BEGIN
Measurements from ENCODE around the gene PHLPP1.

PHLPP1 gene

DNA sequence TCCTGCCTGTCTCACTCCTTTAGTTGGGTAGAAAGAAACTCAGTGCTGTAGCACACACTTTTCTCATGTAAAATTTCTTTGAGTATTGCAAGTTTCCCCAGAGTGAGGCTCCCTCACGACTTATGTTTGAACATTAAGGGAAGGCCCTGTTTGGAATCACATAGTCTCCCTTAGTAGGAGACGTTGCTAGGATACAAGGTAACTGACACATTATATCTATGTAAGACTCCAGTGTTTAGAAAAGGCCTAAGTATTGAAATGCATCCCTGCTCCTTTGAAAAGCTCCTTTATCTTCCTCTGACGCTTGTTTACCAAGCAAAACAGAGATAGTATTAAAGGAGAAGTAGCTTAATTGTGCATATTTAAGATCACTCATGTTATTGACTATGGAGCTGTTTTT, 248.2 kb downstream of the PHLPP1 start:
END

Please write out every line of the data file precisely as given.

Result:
Measurements from ENCODE around the gene PHLPP1.

PHLPP1 gene

DNA sequence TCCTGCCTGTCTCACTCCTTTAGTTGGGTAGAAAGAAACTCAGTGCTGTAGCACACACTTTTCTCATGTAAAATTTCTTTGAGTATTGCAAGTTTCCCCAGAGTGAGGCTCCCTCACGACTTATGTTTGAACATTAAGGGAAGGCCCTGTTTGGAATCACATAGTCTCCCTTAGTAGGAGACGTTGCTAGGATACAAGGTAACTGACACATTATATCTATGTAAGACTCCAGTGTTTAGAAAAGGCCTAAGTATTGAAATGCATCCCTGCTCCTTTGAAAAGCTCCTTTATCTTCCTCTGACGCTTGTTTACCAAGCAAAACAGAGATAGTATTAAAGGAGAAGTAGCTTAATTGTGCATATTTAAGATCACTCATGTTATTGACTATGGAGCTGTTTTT, 248.2 kb downstream of the PHLPP1 start: